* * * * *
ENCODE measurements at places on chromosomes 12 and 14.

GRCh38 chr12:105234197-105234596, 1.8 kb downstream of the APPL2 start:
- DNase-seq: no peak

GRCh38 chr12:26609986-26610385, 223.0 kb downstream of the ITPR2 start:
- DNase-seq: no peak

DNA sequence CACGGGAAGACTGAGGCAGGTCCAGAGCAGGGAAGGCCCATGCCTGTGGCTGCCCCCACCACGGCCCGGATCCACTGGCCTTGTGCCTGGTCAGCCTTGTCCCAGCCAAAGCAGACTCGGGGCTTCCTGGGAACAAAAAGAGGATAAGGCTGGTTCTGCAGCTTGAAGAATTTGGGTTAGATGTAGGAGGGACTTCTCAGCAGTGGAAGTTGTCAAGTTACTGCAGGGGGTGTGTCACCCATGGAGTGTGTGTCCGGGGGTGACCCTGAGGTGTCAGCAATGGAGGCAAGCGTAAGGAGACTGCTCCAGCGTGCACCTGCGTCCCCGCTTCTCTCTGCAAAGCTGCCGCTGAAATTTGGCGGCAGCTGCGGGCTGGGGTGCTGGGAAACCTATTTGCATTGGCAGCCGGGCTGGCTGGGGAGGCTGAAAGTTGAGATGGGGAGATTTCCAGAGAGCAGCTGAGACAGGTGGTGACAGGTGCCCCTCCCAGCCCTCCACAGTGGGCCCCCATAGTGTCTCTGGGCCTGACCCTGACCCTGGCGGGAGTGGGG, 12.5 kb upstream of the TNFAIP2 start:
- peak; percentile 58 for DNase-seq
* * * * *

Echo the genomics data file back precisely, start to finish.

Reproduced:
ENCODE measurements at places on chromosomes 12 and 14.

GRCh38 chr12:105234197-105234596, 1.8 kb downstream of the APPL2 start:
- DNase-seq: no peak

GRCh38 chr12:26609986-26610385, 223.0 kb downstream of the ITPR2 start:
- DNase-seq: no peak

DNA sequence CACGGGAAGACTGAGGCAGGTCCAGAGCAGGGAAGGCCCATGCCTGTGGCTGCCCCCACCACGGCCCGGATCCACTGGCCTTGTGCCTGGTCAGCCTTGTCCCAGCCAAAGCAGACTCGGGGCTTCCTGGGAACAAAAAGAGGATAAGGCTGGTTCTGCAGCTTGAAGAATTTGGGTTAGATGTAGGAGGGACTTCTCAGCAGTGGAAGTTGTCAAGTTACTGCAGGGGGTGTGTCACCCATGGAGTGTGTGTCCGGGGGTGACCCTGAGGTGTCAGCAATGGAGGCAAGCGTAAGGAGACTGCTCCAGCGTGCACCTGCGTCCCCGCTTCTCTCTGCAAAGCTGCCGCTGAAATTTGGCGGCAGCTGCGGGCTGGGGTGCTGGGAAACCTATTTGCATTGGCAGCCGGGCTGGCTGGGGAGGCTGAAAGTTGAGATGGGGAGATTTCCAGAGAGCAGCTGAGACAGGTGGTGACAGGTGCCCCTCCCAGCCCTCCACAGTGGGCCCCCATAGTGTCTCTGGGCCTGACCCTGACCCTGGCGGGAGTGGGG, 12.5 kb upstream of the TNFAIP2 start:
- peak; percentile 58 for DNase-seq